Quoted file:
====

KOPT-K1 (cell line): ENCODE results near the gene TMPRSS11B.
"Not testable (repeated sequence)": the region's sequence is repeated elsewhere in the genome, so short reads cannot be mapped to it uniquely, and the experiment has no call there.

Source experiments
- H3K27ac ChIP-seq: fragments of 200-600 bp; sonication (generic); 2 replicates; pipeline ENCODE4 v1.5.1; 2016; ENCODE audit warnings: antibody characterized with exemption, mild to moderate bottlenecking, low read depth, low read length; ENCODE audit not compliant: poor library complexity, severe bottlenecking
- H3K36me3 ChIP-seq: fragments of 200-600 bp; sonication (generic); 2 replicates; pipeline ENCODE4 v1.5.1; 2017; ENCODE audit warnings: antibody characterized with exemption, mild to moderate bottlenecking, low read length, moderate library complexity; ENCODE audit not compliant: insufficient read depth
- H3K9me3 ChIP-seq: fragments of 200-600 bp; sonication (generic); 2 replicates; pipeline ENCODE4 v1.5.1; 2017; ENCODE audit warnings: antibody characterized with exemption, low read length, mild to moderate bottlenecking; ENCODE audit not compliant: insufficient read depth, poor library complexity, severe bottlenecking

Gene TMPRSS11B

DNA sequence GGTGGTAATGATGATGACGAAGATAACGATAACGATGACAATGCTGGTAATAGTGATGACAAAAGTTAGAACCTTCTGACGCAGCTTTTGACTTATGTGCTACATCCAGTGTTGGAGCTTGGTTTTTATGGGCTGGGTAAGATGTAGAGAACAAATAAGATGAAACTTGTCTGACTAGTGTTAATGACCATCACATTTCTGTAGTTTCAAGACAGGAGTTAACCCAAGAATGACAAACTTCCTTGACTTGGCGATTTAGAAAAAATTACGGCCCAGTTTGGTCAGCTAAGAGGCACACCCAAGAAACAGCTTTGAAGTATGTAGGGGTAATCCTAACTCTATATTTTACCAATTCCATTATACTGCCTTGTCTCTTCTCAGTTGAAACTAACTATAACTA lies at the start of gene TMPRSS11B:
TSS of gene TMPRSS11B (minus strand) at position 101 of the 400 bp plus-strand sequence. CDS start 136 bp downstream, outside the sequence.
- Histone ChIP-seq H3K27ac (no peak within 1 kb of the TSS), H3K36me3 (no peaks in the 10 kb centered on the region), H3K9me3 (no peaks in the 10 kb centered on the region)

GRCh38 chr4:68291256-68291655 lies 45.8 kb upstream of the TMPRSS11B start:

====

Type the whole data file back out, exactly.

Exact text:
KOPT-K1 (cell line): ENCODE results near the gene TMPRSS11B.
"Not testable (repeated sequence)": the region's sequence is repeated elsewhere in the genome, so short reads cannot be mapped to it uniquely, and the experiment has no call there.

Source experiments
- H3K27ac ChIP-seq: fragments of 200-600 bp; sonication (generic); 2 replicates; pipeline ENCODE4 v1.5.1; 2016; ENCODE audit warnings: antibody characterized with exemption, mild to moderate bottlenecking, low read depth, low read length; ENCODE audit not compliant: poor library complexity, severe bottlenecking
- H3K36me3 ChIP-seq: fragments of 200-600 bp; sonication (generic); 2 replicates; pipeline ENCODE4 v1.5.1; 2017; ENCODE audit warnings: antibody characterized with exemption, mild to moderate bottlenecking, low read length, moderate library complexity; ENCODE audit not compliant: insufficient read depth
- H3K9me3 ChIP-seq: fragments of 200-600 bp; sonication (generic); 2 replicates; pipeline ENCODE4 v1.5.1; 2017; ENCODE audit warnings: antibody characterized with exemption, low read length, mild to moderate bottlenecking; ENCODE audit not compliant: insufficient read depth, poor library complexity, severe bottlenecking

Gene TMPRSS11B

DNA sequence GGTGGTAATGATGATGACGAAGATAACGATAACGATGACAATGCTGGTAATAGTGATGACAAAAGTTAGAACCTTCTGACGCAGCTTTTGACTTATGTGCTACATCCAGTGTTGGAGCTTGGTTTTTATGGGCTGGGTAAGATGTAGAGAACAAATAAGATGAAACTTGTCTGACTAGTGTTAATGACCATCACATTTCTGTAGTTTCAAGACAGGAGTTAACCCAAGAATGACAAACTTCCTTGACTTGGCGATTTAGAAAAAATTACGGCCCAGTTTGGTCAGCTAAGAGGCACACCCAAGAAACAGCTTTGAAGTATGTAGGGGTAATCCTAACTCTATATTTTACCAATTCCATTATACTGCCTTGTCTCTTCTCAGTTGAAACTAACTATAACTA lies at the start of gene TMPRSS11B:
TSS of gene TMPRSS11B (minus strand) at position 101 of the 400 bp plus-strand sequence. CDS start 136 bp downstream, outside the sequence.
- Histone ChIP-seq H3K27ac (no peak within 1 kb of the TSS), H3K36me3 (no peaks in the 10 kb centered on the region), H3K9me3 (no peaks in the 10 kb centered on the region)

GRCh38 chr4:68291256-68291655 lies 45.8 kb upstream of the TMPRSS11B start: